What is a laser?
LASERs (light amplification by stimulated emission of radiation) produce monochromatic (single wavelength) coherent light of high intensity for treating different dermatologic conditions. The wavelength, pulse characteristics, fluence (energy output) of the laser being used, and the nature of the condition being treated determine how they are used.
Different lasers produce different laser beams; their difference lies in their medium. Depending on their wavelength and penetration, lasers have other uses.
Lasers made of ruby: what are they?
Synthetic ruby crystals are used in ruby lasers as the laser medium. Active laser mediums (laser gain/amplification mediums) are energized by optical pumping (typically a xenon flash tube).
Nanometres (nm) are the unit of measurement for laser wavelengths. Lasers produce deep red visible light with ruby wavelengths, and Ruby laser pulse lengths are typically milliseconds long.
Ruby laser: how does it work?
Dermatological applications of Q-switched ruby lasers rely on selective thermolysis. Laser Q-switching produces very short pulses of high-intensity laser light.
With a wavelength of 694 nm, the active medium (a ruby crystal) can provide high output energy (100–200 MW) at concise pulse times (20–80 nanoseconds).
Target structures (chromophores) absorb laser light at higher wavelengths compared to surrounding tissue.
This means that the laser pulse duration is shorter than the target structure’s thermal relaxation time. This is the amount of time it takes for the target to cool to 50% of its peak temperature after irradiation.
Using shorter pulse durations, thermal energy is only absorbed by the target structure, not surrounding tissues.
In the presence of skin, ruby laser light can be reflected, transmitted, or absorbed. To kill diseased cells, the absorbed energy is converted into thermal energy (heat) by the intended targets (chromophores).
Haemoglobin, melanin, and tattoo ink are the three most common skin chromophores targeted by ruby lasers. Each of these chromophores absorbs laser light differently.
In some cases, failure to selectively diffuse and absorb energy is the cause of complications.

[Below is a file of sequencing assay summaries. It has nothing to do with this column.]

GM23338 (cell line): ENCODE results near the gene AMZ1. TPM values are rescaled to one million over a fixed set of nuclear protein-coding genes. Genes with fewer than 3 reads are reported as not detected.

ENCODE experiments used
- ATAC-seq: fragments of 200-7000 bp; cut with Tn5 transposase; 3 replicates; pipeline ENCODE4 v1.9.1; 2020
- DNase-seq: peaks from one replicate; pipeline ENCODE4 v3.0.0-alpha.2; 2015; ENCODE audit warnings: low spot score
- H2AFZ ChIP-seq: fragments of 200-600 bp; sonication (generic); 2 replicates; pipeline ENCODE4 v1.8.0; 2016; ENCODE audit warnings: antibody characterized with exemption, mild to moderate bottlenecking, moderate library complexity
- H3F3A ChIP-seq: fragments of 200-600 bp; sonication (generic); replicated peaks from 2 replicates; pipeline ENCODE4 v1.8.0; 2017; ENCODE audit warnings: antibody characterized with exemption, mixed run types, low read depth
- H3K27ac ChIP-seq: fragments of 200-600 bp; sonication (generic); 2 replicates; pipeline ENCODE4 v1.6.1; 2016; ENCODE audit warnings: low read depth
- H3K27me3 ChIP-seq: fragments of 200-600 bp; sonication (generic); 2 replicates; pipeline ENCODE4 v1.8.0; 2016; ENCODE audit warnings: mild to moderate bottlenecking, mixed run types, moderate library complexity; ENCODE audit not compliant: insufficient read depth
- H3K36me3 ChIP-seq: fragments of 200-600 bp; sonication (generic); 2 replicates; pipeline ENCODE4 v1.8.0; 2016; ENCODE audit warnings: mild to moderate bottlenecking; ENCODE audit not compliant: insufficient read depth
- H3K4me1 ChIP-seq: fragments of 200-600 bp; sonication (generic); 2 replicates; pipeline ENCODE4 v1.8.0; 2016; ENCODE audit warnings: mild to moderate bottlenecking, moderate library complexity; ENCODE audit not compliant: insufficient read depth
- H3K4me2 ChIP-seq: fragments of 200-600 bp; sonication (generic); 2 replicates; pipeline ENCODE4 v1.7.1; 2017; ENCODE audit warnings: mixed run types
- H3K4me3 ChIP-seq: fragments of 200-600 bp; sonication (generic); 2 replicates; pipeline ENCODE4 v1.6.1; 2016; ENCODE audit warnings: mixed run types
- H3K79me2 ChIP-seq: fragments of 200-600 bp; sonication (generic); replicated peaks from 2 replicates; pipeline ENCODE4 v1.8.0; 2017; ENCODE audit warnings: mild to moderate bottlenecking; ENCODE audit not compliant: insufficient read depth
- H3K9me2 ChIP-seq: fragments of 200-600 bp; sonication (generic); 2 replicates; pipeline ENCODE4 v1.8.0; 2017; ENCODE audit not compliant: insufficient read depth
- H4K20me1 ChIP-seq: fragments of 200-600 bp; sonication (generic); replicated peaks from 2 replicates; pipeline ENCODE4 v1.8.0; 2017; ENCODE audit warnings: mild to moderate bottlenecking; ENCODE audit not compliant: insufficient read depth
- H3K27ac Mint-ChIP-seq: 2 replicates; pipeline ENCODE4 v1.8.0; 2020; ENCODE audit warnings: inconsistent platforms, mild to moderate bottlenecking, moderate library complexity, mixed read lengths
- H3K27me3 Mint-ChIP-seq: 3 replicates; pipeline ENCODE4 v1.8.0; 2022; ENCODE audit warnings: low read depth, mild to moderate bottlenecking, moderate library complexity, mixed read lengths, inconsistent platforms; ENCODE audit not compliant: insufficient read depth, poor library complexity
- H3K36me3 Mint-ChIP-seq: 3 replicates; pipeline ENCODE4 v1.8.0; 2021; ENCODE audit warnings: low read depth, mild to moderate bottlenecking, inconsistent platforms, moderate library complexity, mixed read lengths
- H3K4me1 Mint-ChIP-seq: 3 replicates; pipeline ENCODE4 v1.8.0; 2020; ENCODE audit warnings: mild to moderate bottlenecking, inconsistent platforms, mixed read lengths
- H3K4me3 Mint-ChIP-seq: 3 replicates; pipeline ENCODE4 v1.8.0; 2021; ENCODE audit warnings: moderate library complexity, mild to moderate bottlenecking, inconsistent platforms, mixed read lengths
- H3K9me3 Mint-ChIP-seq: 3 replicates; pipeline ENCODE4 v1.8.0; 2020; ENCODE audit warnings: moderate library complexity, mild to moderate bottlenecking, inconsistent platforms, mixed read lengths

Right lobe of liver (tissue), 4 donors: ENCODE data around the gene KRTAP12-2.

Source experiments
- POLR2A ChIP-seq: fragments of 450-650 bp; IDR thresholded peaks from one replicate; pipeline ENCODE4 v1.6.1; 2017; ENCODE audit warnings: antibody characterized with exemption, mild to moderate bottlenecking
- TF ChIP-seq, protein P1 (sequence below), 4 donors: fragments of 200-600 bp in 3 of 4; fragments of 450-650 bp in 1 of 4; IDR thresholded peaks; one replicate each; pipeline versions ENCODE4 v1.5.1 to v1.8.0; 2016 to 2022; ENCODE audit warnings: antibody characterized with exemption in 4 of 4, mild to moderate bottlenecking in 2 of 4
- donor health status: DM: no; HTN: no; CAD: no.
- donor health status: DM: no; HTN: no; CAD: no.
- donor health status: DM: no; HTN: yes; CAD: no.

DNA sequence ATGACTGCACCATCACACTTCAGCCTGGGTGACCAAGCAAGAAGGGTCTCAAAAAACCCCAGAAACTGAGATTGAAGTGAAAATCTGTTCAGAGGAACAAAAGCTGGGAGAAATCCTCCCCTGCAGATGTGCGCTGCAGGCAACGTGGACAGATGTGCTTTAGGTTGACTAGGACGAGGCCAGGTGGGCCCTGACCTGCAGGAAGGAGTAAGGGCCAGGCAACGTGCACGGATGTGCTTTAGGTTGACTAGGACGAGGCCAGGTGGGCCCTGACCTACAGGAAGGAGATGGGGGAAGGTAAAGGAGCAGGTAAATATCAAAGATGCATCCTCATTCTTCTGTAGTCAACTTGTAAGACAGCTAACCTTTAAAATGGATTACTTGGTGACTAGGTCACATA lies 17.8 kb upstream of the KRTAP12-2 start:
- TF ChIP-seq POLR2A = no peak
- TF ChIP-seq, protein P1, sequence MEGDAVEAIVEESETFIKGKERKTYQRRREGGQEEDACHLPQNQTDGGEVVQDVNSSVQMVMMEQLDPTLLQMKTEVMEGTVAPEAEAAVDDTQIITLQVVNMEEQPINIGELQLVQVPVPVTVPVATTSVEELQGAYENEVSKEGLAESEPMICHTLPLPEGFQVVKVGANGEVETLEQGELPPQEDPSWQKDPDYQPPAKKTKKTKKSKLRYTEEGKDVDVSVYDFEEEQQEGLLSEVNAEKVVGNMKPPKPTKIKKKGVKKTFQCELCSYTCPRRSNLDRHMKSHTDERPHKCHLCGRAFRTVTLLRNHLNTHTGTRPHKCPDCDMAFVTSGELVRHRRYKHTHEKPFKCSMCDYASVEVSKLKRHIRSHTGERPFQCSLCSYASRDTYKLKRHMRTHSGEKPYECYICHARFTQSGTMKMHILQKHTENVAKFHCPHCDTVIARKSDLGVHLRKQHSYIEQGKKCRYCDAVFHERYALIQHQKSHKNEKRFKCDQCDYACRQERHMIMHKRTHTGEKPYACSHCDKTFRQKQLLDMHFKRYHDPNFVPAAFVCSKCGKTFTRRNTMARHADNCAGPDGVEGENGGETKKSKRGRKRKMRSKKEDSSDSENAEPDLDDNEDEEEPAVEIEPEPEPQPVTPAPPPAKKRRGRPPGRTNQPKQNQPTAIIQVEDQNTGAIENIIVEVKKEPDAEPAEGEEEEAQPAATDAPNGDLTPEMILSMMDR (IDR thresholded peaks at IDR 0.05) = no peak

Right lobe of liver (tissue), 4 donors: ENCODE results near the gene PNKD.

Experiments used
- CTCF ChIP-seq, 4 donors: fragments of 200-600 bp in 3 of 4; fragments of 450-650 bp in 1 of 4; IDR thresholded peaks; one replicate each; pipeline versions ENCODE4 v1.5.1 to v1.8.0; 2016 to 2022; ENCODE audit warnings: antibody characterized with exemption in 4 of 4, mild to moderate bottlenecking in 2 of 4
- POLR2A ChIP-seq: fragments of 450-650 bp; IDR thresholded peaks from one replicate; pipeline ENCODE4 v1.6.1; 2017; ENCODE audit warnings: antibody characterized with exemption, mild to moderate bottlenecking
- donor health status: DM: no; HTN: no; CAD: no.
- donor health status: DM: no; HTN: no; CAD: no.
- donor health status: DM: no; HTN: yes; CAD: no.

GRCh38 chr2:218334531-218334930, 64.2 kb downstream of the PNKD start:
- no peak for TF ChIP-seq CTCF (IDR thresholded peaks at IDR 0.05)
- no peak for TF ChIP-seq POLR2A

Ruby lasers are used for what?
Ruby laser beams can treat the following skin conditions.
Lesions with pigmentation
Sunspots (lentigines), freckles, ephelides, and nevus spills (speckled lentiginous naevus) are flat congenital melanocytic naevi.
Melanin (brown pigment) is targeted by wavelengths (694 nm) at varying depths.
After one to six ruby laser sessions at fluence levels of 8 to 10 J/cm2, skin lesions can be satisfactorily cleared.
It is possible to repeat the treatment every eight weeks.
The removal of excessive body hair in hypertrichosis
Patients with hypertrichosis have been treated with the ruby laser (694 nm wavelength, 3 ms pulse duration, energy fluence 46.5 J/cm2) in the non-Q-switched mode for epilation (hair removal).
Using light pulses, hair follicles are targeted, causing the hair to fall out and limiting further growth.
In general, thinner-skinned areas (e.g., armpits, bikini area) respond better than thick-skinned areas (back, chin, etc.).) To determine the number of hairs removed per session, select the location on the body.
Permanent hair growth reduction usually requires three or more treatments.
There is a four- to eight-week interval between treatments.
It is generally ineffective for treating light-colored hair (blonde/grey) but effective for treating dark (brown/black) hair in Fitzpatrick types I to III and perhaps light-colored skin types IV.
Tannished or darker-skinned patients should proceed cautiously because the laser can destroy melanin in normal skin, resulting in white patches.